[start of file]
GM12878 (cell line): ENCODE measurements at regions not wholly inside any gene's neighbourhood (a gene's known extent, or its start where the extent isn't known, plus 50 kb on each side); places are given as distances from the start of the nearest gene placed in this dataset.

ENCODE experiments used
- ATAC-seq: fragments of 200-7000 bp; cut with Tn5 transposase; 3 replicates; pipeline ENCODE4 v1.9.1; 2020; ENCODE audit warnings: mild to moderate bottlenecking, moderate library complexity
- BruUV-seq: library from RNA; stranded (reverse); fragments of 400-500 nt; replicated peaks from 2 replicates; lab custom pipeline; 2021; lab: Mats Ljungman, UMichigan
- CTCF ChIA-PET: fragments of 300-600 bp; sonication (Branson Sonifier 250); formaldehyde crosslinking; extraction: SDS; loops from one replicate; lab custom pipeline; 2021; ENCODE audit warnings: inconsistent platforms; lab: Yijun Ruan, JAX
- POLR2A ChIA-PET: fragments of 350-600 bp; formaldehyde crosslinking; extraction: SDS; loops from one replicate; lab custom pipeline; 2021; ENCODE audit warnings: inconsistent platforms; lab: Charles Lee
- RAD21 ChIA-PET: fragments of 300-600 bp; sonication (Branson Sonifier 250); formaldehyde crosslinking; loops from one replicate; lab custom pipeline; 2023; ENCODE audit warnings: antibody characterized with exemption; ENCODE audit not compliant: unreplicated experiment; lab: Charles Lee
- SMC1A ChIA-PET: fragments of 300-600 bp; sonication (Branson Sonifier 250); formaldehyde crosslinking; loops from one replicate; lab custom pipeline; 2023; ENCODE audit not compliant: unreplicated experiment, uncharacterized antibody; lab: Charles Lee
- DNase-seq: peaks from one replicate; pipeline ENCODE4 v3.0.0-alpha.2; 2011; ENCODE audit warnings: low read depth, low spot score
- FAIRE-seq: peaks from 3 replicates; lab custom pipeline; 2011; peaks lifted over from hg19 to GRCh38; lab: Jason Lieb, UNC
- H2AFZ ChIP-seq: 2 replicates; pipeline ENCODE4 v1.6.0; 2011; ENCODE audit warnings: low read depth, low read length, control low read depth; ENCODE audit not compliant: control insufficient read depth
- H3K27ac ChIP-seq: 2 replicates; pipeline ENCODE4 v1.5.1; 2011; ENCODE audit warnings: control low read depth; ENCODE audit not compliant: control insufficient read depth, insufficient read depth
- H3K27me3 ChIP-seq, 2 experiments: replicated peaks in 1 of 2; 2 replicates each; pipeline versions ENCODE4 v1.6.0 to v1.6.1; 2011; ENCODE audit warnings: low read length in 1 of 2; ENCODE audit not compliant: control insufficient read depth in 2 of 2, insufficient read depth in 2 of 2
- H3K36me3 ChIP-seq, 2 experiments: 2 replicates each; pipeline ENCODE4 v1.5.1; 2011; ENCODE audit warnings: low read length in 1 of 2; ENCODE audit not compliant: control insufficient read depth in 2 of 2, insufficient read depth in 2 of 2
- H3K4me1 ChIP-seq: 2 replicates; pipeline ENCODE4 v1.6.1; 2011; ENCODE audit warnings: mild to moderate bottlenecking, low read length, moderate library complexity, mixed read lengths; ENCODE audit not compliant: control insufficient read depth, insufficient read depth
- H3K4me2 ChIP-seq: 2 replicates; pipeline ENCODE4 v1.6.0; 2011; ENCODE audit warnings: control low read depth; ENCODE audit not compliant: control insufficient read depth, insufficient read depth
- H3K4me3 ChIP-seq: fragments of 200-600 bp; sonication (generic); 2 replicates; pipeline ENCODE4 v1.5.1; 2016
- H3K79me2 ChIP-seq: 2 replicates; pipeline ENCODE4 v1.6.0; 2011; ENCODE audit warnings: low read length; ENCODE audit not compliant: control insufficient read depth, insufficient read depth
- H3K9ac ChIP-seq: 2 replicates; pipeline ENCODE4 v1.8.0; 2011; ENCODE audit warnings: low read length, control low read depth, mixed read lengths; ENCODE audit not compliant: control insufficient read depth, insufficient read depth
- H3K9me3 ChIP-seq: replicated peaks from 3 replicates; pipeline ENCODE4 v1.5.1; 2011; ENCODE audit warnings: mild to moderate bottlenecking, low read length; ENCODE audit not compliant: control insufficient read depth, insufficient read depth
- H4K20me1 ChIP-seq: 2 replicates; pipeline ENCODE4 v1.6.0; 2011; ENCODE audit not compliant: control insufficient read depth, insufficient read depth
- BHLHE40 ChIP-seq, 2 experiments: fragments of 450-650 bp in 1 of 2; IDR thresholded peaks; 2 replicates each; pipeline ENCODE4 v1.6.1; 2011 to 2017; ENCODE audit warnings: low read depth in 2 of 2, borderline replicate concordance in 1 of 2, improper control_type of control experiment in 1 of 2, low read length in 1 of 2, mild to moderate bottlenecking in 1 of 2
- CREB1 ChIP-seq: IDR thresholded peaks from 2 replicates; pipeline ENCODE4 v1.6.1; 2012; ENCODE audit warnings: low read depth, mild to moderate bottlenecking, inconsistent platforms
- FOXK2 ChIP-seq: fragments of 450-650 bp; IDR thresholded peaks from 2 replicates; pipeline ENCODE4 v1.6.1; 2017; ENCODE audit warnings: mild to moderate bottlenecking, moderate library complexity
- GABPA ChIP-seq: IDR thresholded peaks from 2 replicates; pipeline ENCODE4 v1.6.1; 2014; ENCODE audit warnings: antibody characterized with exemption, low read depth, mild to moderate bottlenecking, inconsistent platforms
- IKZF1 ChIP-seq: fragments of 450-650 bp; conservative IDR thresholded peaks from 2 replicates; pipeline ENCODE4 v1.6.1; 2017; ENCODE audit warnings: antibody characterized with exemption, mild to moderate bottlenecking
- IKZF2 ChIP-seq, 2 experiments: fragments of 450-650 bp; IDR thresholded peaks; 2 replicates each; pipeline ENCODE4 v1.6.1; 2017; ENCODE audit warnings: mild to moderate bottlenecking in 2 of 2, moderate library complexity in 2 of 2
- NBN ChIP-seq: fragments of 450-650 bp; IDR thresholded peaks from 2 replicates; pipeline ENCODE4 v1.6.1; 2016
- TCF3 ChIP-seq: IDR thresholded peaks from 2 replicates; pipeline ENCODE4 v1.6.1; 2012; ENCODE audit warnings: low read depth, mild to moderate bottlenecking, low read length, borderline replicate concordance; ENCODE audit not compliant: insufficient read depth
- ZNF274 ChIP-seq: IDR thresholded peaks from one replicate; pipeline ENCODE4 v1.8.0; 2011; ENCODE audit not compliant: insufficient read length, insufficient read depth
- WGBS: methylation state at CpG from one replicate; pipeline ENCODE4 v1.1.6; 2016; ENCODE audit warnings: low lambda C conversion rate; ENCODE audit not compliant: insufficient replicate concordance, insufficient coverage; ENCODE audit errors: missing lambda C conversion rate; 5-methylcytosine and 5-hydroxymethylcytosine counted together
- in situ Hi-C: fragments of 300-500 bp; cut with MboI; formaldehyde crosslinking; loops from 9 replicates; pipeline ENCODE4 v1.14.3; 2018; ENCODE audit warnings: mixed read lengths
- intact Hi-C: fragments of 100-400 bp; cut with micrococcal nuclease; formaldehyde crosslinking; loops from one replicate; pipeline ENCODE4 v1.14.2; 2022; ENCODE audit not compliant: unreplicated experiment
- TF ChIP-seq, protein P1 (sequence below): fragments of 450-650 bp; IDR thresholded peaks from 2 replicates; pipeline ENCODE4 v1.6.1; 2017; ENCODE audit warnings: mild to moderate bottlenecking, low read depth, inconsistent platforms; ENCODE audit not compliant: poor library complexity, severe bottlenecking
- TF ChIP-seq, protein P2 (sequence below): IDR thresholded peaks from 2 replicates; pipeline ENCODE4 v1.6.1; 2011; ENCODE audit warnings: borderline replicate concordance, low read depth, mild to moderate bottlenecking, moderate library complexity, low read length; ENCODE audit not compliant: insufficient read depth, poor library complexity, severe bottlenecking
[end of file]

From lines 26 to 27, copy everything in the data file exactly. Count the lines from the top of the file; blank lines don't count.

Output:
- IKZF1 ChIP-seq: fragments of 450-650 bp; conservative IDR thresholded peaks from 2 replicates; pipeline ENCODE4 v1.6.1; 2017; ENCODE audit warnings: antibody characterized with exemption, mild to moderate bottlenecking
- IKZF2 ChIP-seq, 2 experiments: fragments of 450-650 bp; IDR thresholded peaks; 2 replicates each; pipeline ENCODE4 v1.6.1; 2017; ENCODE audit warnings: mild to moderate bottlenecking in 2 of 2, moderate library complexity in 2 of 2